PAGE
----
Mix the water and cornstarch in a small bowl. Combine the pineapple juice, orange juice, ginger and soy sauce in a saucepan and bring to a boil. Once boiling, slowly add the cornstarch and water mixture until the sauce is slightly thickened. Set aside.
Pickled Shitake Mushroom Salad
• 2 tablespoons white vinegar
• 2 tablespoons sugar
• 4 large shitake mushrooms, julienned
In another saucepan, combine the white vinegar and sugar. Bring the mixture to a boil. While the mixture is boiling, place the julienned mushrooms into a bowl. Pour the hot liquid over the mushrooms and set aside to cool.Additional Information:
Cuisine: Contemporary American and Asian
Hours: Breakfast: 6:30 a.m.-10 a.m. daily. Lunch: 11 a.m.-2:30 p.m. daily. Dinner: 5:30-10 p.m. Sundays-Thursdays, 5:30-10:30 p.m. Fridays and Saturdays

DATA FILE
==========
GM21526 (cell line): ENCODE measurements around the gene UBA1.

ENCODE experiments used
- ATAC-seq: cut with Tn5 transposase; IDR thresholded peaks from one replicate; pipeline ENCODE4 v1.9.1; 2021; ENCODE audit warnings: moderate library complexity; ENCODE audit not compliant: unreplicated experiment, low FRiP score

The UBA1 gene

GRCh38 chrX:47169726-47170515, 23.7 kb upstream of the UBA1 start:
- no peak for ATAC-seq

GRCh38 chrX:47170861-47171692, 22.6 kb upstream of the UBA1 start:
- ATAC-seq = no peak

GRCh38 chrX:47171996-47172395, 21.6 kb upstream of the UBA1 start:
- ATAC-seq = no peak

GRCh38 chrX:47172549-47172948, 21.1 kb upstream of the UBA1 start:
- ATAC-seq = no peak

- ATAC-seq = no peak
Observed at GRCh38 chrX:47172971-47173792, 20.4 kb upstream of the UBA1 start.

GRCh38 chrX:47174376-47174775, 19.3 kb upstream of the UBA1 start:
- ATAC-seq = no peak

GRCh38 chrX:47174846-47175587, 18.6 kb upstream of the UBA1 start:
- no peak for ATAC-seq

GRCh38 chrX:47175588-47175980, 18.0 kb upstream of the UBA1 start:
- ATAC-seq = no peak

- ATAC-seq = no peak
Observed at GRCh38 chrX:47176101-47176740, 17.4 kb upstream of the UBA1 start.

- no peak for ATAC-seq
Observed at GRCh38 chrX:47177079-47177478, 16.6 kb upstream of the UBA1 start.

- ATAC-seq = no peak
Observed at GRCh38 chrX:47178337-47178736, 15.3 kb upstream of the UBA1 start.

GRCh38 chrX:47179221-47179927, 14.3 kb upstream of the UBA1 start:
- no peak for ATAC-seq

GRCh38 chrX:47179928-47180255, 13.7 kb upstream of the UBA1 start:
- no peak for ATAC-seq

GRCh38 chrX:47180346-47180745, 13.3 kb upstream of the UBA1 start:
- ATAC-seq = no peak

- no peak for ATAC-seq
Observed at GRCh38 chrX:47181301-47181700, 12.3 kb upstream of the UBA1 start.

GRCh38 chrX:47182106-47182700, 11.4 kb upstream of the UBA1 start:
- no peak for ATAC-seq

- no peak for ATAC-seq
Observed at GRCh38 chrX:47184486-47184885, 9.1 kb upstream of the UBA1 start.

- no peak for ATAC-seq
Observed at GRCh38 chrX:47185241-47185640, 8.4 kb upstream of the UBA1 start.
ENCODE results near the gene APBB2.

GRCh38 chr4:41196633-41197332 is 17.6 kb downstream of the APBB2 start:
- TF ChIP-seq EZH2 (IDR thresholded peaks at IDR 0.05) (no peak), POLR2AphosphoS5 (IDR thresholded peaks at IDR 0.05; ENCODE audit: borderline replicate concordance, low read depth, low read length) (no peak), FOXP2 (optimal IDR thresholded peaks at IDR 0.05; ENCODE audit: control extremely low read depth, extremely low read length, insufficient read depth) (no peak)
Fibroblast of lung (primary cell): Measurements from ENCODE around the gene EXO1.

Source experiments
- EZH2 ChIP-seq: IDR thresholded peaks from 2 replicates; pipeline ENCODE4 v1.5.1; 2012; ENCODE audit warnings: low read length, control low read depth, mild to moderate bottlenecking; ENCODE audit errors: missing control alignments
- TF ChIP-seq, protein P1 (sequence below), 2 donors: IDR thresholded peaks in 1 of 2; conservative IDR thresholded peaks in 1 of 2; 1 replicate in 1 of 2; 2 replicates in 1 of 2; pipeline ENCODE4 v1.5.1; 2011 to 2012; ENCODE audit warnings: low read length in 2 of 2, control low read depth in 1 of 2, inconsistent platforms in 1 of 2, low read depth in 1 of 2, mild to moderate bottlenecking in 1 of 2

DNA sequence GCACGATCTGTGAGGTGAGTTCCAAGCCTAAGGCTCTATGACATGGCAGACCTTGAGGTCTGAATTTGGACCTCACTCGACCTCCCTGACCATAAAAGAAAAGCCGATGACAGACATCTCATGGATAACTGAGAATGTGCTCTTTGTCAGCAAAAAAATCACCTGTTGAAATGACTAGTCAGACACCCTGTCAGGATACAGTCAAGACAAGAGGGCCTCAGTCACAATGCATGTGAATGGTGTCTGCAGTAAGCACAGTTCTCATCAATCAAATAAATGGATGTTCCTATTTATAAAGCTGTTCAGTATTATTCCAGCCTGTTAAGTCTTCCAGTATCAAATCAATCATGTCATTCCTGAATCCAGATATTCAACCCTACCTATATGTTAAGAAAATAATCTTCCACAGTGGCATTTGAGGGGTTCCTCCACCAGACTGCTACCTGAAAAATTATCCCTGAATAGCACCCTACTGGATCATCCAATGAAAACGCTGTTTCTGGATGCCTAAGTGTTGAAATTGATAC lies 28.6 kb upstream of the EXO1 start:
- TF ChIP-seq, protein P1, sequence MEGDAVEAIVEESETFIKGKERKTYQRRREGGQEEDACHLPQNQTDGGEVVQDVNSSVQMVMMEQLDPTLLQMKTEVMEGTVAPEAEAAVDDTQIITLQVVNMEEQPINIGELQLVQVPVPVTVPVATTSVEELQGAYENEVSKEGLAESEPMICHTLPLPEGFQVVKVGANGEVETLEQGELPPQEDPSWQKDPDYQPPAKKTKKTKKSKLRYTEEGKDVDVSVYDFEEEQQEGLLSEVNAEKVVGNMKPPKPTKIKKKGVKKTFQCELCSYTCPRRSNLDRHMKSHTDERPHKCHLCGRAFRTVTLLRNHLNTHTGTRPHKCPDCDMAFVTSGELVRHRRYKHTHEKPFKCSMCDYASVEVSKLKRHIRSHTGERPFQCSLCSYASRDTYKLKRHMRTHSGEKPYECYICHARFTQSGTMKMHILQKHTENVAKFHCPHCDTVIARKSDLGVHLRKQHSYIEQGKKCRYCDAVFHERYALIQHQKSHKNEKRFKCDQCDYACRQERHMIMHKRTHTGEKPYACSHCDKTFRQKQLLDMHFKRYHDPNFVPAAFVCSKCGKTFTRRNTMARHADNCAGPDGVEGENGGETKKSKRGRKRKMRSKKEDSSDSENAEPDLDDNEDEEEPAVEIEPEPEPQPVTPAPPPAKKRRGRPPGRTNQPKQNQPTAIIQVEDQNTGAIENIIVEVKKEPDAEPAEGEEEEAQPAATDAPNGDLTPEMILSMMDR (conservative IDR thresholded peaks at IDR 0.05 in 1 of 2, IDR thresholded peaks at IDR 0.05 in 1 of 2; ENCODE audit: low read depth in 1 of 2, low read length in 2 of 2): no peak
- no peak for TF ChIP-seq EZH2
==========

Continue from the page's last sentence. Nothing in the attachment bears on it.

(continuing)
Entree price range: $12-$28
Notes: Open kitchen. Menu features many small plates, as well as Tandoor entrees and some larger plates. Reservations accepted. Banquet facilities for up to 500. Wheelchair access. Major credit cards accepted. Valet parking. Chef Andrew Morrison has his own blog, Chef's Corner, on the restaurant website.
Address: Habitat, Fairmont Pittsburgh Hotel, second floor, 510 Market St., Downtown
Details: 412-773-8848 or online
Show commenting policy
TribLive commenting policy
You are solely responsible for your comments and by using TribLive.com you agree to our Terms of Service.
We moderate comments. Our goal is to provide substantive commentary for a general readership. By screening submissions, we provide a space where readers can share intelligent and informed commentary that enhances the quality of our news and information.
While most comments will be posted if they are on-topic and not abusive, moderating decisions are subjective. We will make them as carefully and consistently as we can. Because of the volume of reader comments, we cannot review individual moderation decisions with readers.